- supporting private landlords in providing cycle parking for shared houses and blocks of flats by setting up a bulk buy scheme for approved designs of cycle lockers
- replacing the Christmas season waiver of ‘pay and display’ car parking fees with a temporary cargo bike delivery scheme to encourage people to shop on foot in local high streets
- making sure that new Quietway routes are suitable for age 8-80 and are safe to access 24 hours a day. This could mean, for example, removing some car parking spaces on Wells Way to create a link in cycle route Quietway 7 that doesn’t involve cycling through Burgess Park. Ambitions to increase the numbers of people cycling in the borough must be linked to air quality policy and therefore given a high priority.
e) Give details of transport alternatives that could be promoted to residents
- promote local car clubs. There is no mention of car clubs in the current plan, whereas AQIS 2012 stated: ‘Southwark will continue to encourage the use of the car club schemes, monitor and report on uptake and allocate additional spaces should demand warrant’. Why is this not in the current plan?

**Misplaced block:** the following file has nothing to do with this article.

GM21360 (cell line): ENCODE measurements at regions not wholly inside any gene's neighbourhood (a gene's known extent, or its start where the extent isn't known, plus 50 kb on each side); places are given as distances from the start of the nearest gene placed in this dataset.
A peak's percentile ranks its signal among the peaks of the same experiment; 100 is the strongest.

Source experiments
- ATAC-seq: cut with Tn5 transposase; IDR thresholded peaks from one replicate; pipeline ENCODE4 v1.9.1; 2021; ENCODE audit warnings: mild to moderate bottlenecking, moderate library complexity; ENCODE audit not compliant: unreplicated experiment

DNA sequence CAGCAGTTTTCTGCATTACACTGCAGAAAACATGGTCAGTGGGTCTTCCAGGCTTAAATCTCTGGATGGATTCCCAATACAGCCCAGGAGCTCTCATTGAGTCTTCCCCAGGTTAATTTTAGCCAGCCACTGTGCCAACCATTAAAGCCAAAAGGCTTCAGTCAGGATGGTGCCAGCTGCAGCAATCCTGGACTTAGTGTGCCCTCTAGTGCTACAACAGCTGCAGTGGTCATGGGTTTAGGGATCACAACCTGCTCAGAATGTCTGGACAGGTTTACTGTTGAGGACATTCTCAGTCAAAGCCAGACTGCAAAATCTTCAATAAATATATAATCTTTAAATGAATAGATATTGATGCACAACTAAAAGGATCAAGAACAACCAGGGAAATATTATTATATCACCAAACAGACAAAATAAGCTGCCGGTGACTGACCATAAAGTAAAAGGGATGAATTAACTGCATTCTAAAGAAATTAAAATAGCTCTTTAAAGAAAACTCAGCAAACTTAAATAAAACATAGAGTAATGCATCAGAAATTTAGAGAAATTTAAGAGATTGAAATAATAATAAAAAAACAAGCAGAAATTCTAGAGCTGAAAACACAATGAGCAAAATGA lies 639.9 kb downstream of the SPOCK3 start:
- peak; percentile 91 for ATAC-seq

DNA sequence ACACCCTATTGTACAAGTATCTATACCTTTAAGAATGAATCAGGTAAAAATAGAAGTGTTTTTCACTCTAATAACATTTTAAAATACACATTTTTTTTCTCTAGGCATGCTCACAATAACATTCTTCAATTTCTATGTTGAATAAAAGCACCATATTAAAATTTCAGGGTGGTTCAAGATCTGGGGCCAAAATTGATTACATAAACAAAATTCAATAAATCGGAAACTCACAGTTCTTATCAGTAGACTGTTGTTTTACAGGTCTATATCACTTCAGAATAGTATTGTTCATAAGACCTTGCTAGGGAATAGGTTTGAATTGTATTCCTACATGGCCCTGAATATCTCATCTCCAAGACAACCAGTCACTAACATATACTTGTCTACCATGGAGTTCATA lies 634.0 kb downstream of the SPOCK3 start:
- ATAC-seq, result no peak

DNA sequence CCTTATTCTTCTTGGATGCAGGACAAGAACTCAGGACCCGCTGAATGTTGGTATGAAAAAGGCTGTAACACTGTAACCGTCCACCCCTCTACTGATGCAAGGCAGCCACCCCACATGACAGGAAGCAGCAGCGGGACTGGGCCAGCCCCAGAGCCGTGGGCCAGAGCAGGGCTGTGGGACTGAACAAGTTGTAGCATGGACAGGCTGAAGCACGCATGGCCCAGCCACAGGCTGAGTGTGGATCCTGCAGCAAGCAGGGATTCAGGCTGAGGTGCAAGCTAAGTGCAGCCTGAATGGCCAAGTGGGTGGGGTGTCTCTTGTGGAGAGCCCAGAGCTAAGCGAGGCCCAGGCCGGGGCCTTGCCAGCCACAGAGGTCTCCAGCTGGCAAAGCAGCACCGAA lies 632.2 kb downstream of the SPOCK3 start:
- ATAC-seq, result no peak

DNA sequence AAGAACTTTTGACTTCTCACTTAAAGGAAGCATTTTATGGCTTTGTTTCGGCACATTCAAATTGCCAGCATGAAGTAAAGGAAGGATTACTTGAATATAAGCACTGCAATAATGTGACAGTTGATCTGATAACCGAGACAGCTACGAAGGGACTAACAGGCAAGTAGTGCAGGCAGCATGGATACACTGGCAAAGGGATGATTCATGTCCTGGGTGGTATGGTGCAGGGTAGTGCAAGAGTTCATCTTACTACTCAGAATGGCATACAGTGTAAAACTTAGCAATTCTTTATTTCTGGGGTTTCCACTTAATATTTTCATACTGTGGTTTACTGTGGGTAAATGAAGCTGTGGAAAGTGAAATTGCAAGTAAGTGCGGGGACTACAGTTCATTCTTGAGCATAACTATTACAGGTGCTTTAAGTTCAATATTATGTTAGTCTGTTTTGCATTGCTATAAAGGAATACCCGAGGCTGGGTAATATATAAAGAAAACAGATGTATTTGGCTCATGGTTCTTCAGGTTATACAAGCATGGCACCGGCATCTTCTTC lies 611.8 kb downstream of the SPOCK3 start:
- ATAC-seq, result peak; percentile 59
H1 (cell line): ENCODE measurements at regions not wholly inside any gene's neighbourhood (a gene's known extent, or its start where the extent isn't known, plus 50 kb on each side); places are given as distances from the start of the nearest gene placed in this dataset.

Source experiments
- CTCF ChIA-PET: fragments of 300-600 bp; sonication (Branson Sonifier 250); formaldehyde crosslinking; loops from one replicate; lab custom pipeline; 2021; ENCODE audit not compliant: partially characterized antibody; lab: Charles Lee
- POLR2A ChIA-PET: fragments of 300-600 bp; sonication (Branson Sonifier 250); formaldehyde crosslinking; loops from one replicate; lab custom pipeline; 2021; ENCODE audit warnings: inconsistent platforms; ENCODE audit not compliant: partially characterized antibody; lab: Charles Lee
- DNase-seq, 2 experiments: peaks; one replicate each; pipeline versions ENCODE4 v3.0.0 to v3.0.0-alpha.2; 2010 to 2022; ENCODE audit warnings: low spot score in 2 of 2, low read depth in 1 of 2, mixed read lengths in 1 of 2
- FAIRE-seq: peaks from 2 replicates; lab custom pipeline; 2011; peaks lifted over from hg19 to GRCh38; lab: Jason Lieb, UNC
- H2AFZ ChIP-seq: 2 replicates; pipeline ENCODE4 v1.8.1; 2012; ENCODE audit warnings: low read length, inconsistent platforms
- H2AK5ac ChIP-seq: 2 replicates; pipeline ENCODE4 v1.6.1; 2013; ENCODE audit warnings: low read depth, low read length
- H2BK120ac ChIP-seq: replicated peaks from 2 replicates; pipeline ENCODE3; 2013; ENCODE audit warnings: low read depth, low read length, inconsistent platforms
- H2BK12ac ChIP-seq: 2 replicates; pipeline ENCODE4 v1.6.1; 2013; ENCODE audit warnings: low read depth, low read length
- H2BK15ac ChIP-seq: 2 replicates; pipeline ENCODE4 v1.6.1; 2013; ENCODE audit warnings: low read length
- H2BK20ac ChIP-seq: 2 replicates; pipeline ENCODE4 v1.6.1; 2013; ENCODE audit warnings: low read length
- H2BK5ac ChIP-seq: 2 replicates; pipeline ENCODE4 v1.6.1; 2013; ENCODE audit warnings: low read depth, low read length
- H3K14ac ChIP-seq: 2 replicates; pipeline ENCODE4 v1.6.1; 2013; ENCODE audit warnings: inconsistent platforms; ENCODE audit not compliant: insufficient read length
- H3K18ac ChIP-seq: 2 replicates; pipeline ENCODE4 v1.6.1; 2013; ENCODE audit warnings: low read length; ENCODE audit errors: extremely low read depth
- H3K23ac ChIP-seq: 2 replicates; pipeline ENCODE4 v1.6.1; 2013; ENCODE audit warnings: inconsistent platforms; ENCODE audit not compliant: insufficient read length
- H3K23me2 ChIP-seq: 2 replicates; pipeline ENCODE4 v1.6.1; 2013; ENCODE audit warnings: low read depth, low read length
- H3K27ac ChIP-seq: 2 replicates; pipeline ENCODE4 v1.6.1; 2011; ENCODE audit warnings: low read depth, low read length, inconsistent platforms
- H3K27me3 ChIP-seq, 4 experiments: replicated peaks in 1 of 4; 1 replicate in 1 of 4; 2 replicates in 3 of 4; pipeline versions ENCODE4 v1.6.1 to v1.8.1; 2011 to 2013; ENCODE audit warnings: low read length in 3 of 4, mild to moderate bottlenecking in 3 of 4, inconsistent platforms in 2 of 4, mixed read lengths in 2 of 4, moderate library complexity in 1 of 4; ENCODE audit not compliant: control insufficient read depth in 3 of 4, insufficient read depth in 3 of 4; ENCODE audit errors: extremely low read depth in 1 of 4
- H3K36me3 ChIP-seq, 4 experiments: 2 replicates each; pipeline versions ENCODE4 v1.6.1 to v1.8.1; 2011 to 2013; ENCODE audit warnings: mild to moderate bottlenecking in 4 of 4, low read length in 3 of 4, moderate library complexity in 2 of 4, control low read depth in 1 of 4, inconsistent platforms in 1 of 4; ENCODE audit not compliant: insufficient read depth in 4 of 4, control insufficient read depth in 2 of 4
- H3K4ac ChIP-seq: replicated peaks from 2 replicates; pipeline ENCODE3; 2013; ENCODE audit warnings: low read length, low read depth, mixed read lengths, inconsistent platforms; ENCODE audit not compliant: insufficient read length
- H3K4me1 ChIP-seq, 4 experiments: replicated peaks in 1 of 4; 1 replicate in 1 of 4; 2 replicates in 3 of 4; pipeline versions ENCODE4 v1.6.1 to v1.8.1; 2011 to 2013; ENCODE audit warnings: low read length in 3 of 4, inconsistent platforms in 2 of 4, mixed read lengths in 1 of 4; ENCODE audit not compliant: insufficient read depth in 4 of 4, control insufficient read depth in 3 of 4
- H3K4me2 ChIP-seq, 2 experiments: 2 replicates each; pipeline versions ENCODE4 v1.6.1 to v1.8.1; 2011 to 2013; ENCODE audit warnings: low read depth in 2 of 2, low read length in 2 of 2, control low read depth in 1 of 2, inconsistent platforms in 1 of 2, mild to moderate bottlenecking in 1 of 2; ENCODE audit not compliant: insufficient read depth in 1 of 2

- where membership of a car club is provided to purchasers of flats in car-free developments, this should be publicised and promoted to surrounding residents to increase uptake and supply of shared vehicles in the area.
- publicise car-sharing schemes for longer journeys that use social networks (e.g. Blablacar)
- offer opportunities to try cargo bikes, child seats, tag-along bikes, trikes and non-standard bikes that may be suitable for older people or those with disabilities.
- publicise car-shares, cycle loans and supermarket delivery schemes as part of a package that will enable residents to give up a private car and make financial savings and health improvements.